OCTOBER 17 -by RONY V. DIAZ, FORMER MANILA TIMES PUBLISHER / EXECUTIVE EDITOR Pope Francis’s encyclical letter, Laudato Si’, is one of the most profound and stirring documents on poverty and climate change. The underlying theme of the letter is that everything is connected, to use the Pope’s word, “integral.” It is not easy reading. It is also pessimistic about man and his future. But, it is unforgettable; the Pope’s complex mind is in full display; its imagery is a vivid as the poetry of Thomas Merton. But is it accurate? Should we believe it? Can it be our guide on the fraught questions of global warming and climate change? The science journal, Nature, asked a diverse group of climate scientists to review it for its consistency with their findings. Here is what some of them said. On the science of climate change, the Pope said: “A very solid consensus indicates that we are presently witnessing a disturbing warming of the climate system. It is true that there are other factors (such as volcanic activity, variations in the earth’s orbit and axis, the solar cycle) yet a number of scientific studies indicate that most global warming in recent decades is due to the great concentration of greenhouse gases released mainly as a result of human activity.” Hans Joachin Schellnhuber, the director of the Potsdam Institute of Climate Impact Research in Germany said: “I can testify that everything in the encyclical is in line with science.” This is a direct challenge to those who still doubt that since 1850, when the Industrial Revolution began, perturbations in global temperatures were observed. The best evidence of this is the ice cores that were extracted from the ice sheets in South Pole that showed that for 800,000 years until the Industrial Revolution the world’s temperature was stable at 10ºC. This is the basis of the 2ºC target above pre-industrial levels that was adopted in Cancun and which will be debated again in Paris in December this year. Since the first meeting 25 years ago in Berlin average surface temperature has risen 0.8ºC, leaving very little time to keep it within the 2ºC target. On the cap-and-trade scheme, Pope Francis said: “The strategy of buying and selling carbon credits can lead to a new form of speculation which would not reduce the emissions of polluting gases worldwide. This system seems to provide a quick and easy solution under the guise of a certain commitment to the environment but in no way does it allow for the radical change which present circumstances require. Rather it may simply become a ploy which permits maintaining the excessive consumption of some countries and sectors.” Cap-and-trade was adopted in Kyoto. It allowed some industries to pollute by buying carbon credits from industries that do not pollute. The aim is to put a price on carbon that, it was hoped, would stabilize or even reduce the addition of carbon to the atmosphere, using the price mechanism of the market economy. This was thought to be a carbon tax. Ottmar Edenhofer, the co-chair of the Intergovernmental Panel on Climate Change agreed. “If we want,” Edenhofer said, “to avoid dangerous climate change, we have to restrict the use of fossil fuels, we have to put a tax on carbon. This would generate revenue, which could be used to improve access to clean water or education, especially for the poor.” READ MORE...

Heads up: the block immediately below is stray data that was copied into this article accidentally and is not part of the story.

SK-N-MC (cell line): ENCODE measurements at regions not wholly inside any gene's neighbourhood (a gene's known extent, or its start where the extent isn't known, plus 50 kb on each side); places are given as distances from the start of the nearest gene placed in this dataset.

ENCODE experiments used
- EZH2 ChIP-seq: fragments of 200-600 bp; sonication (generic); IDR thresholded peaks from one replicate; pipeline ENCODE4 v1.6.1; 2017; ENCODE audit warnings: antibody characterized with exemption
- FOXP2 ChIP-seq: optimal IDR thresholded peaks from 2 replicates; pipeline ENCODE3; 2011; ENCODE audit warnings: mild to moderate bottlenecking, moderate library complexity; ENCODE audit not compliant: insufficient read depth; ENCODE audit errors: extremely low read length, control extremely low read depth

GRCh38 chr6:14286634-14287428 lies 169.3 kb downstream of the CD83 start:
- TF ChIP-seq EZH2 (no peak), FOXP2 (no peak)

READ FULL MEDIA REPORTS HERE:

Philippine food producers go hungry


OCTOBER 17 -SHE’S GOT THE LOOK Children wait for their turn to be served during a feeding program conducted by the urban poor group, Kadamay, in Barangay Payatas in Quezon city. Photo by Mike De Juan

MANILA, OCTOBER 19, 2015 (MANILA TIMES) by ANNE MARXZE D. UMIL, BULATLAT.COM - Peasant and fisherfolk protested on World Food Day on Friday, calling for genuine agrarian reform, which, they said, will solve hunger.

They protested in front of the Department of Agriculture’s office in Quezon City holding placards bearing calls such as “Pagkain hindi bala! Lupa sa nagbubungkal! (Food not bullets! Land to the tiller!) A farmer carried an empty pot, to depict hunger in the countryside, where the producers are.

“It is ironic that the rural people who are the primary food producers are the ones who are experiencing lack of food and drastic hunger,” said Salvador France, Pamalakaya vice chairman. “This has been a running nightmare especially for the fisherfolk and farmers all over the country.”

France said that based on data from the Philippine Statistics Authority (PSA), these are the top two sectors with the highest poverty incidence.

Peasant groups called for the enactment of the Genuine Agrarian Reform bill (Garb), and a stop to the smuggling of imported rice.

Ronald Garcia, an agricultural engineer and member of Advocates of Science and Technology for the People (Agham) said the 2015 theme for World Food Day — “Social Protection and agriculture: breaking the cycle of rural poverty” — is in sharp contrast with the situation of Philippine agriculture.

Garcia criticized the 2011-2016 Food Staples Self-sufficiency Roadmap (FSSR) program of the Aquino government which targeted 100 percent rice self-sufficiency.

However, he said the Philippines remains one of the top net importer of rice in the world, importing 1.6 million metric tons of rice in 2014. This year’s rice imports is projected to increase further.

Free irrigation bill

Anakpawis Rep. Fernando Hicap, meanwhile, pushed for free irrigation services for farmers through House Bill 6224, or the Free Irrigation Services Bill.

Irrigation is one of the primary factors for the growth of agricultural productivity, Hicap said, and food security is impossible without free irrigation service in the country.